During the reign of Napoleon III, Meissonier's history paintings and military portraits came to be admired by the French court, which sometimes purchased them as gifts to foreign governments, which in turn, purchased more of his work to add to their collections. (The 19th-century was a great time to be a painter.) As Meissonier hit his stride as an artist, he was submitting works to the Salon competition at the rate of a half-dozen a year (nine, in 1857 alone). The Emperor Napoleon III like Meissonier's work so much he was commissioned to paint battle scenes for the next upcoming war (1861) with the Habsburgs in northern Italy. It was a little outside his expertise, but Meissonier rose to the challenge, his work matching expectations to the point he also began turning out paintings and portraits of the earlier Napoleon.
Napoleon and his Staff, 1868, Jean-Louis-Ernest Meissonier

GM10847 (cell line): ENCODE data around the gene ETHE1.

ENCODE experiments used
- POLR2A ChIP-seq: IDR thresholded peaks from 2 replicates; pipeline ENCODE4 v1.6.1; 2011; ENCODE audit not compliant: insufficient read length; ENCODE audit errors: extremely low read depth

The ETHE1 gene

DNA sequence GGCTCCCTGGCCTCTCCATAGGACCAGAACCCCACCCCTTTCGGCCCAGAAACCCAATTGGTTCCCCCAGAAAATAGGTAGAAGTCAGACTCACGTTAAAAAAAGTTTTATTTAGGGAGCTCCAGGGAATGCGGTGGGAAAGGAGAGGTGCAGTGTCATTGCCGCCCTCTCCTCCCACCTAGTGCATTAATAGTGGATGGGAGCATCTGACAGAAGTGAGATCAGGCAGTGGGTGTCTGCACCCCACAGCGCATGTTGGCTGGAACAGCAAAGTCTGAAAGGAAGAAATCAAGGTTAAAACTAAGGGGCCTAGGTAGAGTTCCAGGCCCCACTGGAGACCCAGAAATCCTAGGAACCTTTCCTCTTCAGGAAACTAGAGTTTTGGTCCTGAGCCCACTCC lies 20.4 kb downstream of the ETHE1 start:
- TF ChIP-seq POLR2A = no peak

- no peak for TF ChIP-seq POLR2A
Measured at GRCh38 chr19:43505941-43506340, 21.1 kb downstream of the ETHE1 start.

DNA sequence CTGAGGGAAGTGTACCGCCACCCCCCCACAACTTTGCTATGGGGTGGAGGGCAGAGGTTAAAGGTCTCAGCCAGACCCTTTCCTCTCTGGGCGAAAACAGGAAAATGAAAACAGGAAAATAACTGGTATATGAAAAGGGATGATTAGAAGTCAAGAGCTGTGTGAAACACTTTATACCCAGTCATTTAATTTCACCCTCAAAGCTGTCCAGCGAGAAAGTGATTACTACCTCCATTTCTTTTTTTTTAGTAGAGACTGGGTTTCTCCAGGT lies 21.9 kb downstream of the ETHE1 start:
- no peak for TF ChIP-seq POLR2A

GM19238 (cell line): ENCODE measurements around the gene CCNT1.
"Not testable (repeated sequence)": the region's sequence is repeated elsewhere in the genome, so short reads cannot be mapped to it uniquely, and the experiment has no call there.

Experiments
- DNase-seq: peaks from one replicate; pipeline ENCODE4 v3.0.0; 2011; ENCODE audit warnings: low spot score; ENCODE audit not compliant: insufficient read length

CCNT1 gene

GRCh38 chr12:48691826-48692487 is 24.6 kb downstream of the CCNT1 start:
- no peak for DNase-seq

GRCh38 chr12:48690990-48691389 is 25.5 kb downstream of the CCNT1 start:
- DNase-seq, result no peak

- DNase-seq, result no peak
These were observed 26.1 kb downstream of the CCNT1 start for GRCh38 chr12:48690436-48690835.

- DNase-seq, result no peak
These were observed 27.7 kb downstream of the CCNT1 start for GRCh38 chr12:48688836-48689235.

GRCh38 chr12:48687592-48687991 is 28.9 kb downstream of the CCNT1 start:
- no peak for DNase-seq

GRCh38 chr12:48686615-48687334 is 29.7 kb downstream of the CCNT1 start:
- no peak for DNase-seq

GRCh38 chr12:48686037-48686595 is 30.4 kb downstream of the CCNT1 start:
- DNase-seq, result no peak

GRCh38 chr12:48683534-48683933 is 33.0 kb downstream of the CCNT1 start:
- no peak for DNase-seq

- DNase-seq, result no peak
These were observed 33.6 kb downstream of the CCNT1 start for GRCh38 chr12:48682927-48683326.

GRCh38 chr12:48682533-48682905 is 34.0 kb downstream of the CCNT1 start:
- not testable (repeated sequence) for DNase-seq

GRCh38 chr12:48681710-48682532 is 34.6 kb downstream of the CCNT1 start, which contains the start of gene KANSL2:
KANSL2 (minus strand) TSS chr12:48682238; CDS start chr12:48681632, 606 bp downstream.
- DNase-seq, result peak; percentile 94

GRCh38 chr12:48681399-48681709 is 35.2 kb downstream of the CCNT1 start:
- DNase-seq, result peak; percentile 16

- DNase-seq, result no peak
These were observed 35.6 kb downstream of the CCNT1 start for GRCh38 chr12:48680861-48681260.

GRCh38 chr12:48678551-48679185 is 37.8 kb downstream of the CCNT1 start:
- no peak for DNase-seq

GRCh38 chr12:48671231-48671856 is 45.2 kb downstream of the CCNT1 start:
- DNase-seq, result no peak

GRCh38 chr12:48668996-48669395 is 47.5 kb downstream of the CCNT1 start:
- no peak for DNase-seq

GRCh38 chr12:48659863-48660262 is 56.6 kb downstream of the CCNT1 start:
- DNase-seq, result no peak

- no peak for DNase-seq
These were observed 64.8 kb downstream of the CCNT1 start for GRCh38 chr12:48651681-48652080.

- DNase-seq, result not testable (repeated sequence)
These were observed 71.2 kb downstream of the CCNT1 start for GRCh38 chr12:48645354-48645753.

The Traveler, Jean-Louis-Ernest Meissonier,
painted bronze sculpture.
Later in life, Meissonier "sort of" retired to Antibes on the southern coast of France (almost Italy) to paint and bask in the Mediterranean sun. His earlier works began selling for handsome prices and his fame was such that he turned to creating and selling etchings, a lower-level art market, but one nonetheless quite lucrative due to their numbers. Meissonier continued to paint and submit works to the Paris Salon, and was involved in the "politics" of the Paris art world right up until his death in 1891. However, after his death, as Realism gave way to Impressionism, Post-impressionism, and all the isms of the 20th-century, Meissonier's reputation suffered. However, in more recent years, as his lesser works, etchings, highly detailed draughtsmanship, and exquisite painting technique began to be appreciated separate and apart from the history/propaganda content of his large-scale paintings, Meissonier has come to be regarded as one of the most outstanding painters of his time and place.
Street Scene Near Athens, Jean-Louis-Ernest Meissonier
How to sell a painting in the 1850s.
The artist depicted in The Sign Painter is obviously not a self-portrait.